In Assam, the scheme was launched on November 5, 2019, and implemented by APTDC and the Department of Tribal Affairs (Plain) as the state’s implementing and nodal agencies respectively.
The Indian Institute of Entrepreneurship (IIE) has been engaged by the implementing agency as the resource agency to ensure effective and efficient implementation of the scheme, while TRIFED is the sponsoring agency for the project.
once living in shadows of militancy women in assams baksa now finding self reliance through central schemes 3 – The News Mill
In Assam, the scheme has established its presence in 33 districts having 250 functional Van Dhan Vikas Kendra Clusters (VDVKCs) out of 471 sanctioned VDVKCs, comprising 300 beneficiaries each. The total number of beneficiaries registered for the functional VDVKCs is 89,955.
Salbari Van Dhan Vikas Kendra Cluster of Baksa district is one among the VDVKCs where nearly 300 women of the area are involved.
Hemalata Basumutary, another woman from Udhiaguri village, said the women were now producing traditional handloom products while ensuring premium quality.
“We are very happy with the initiatives of the government towards the upliftment of women. We are planning to sell our products in the global market. Every woman involved with this should get bulk benefits and earn more. With more help from the government, we can even expand our units. We are grateful to the government for helping us find our feet,” Hemalata told ANI.
once living in shadows of militancy women in assams baksa now finding self reliance through central schemes 4 – The News Mill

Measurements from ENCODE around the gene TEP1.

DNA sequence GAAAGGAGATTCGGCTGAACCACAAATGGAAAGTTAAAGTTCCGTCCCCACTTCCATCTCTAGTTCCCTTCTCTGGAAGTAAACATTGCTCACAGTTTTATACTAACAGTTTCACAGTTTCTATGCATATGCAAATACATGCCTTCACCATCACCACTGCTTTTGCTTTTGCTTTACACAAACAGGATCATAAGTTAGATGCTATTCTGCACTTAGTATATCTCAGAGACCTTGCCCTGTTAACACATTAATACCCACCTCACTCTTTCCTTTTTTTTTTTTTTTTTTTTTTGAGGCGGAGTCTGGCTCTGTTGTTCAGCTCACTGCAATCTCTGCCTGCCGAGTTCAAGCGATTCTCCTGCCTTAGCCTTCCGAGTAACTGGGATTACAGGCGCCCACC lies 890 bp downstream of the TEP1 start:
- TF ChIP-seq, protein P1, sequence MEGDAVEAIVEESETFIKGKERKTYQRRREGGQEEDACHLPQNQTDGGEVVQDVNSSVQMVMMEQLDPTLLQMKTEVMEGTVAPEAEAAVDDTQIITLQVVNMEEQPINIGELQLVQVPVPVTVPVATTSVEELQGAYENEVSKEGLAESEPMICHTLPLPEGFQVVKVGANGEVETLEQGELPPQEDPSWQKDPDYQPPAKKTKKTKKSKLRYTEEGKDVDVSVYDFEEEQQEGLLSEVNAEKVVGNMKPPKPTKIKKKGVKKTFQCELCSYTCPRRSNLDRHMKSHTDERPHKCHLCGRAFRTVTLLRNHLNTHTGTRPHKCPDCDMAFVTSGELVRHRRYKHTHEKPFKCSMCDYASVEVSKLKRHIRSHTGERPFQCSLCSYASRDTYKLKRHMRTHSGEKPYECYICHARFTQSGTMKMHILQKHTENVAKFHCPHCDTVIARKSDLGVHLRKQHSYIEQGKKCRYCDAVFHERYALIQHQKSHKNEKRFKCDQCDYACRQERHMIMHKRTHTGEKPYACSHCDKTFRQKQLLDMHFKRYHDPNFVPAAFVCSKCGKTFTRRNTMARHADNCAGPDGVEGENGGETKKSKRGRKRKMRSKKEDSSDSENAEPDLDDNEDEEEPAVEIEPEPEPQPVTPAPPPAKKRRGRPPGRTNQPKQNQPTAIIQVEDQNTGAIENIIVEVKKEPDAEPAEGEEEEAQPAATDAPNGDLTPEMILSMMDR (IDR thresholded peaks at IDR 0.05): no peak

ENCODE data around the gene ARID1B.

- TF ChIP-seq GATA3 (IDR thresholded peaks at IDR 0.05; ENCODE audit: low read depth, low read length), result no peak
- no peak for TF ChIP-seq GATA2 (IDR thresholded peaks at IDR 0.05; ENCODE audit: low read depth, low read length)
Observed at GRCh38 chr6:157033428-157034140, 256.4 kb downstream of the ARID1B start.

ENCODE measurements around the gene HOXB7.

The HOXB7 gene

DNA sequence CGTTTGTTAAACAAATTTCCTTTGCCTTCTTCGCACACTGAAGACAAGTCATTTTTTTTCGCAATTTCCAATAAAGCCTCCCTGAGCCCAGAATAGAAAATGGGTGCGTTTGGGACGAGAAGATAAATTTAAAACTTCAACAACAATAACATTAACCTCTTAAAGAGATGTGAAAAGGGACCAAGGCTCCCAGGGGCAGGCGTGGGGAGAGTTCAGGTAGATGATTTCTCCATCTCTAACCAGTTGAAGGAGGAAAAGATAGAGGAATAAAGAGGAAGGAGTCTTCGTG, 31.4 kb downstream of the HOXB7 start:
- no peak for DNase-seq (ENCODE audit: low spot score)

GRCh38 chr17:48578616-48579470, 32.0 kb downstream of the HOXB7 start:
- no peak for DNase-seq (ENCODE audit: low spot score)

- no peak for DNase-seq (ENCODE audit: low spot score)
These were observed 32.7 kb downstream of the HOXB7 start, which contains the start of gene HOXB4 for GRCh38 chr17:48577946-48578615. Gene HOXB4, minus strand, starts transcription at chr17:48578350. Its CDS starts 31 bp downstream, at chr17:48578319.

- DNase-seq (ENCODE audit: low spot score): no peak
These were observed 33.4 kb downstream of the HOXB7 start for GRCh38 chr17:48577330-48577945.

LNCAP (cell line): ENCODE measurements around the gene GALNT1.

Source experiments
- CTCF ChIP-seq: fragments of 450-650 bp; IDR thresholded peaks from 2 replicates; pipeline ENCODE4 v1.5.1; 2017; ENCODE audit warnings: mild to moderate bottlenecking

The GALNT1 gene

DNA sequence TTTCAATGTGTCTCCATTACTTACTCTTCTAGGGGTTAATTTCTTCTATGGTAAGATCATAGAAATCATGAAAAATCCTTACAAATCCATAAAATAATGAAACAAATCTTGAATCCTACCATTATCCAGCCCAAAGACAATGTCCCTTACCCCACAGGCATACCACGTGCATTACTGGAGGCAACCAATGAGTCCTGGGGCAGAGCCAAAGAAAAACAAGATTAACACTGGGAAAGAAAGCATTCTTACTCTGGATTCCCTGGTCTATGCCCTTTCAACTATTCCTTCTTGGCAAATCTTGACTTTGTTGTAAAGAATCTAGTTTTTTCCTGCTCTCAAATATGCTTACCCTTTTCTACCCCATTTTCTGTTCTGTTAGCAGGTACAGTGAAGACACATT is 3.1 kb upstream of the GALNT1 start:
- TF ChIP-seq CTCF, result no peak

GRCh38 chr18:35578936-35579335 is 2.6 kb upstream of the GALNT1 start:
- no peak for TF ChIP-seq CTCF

The villagers were imparted training in a bid to upskill them in these trades. They prepare different products including jams, pickles, spices, and juices, among others, and sell them at local markets by enlisting participation in exhibitions and through the brand TRISSAM.
Like Salbari Van Dhan Vikas Kendra Cluster, Barbari is another Van Dhan Vikas Kendra Cluster in the Baksa district where more than 300 women are engaged in producing wild honey and beekeeping.
Dipali Mushahary, a resident of Barbari Saibari village of Baksa district, also expressed her happiness at finding a dignified source of living.
“More than 300 women of 38 SHGs (self-help groups) work at this centre. Here, we make pickles and honey. Also, the majority of families in this area are engaged in beekeeping. Our income has gone up. At my house, there are 10-20 boxes of honey bees and we sell the honey that we produce at this centre. We got plenty of help from the government in settling down to a secure livelihood. They also facilitated loans for us,” Dipali told ANI.
Renu Boro, another resident, said her income grew steadily as she started working in the Van Dhan Vikas Kendra Cluster.
“Women from many remote areas, who came here, are now self-dependent. Earlier we worked in paddy fields. But now I am into the packaging of honey bottles in this Kendra,” Renu said.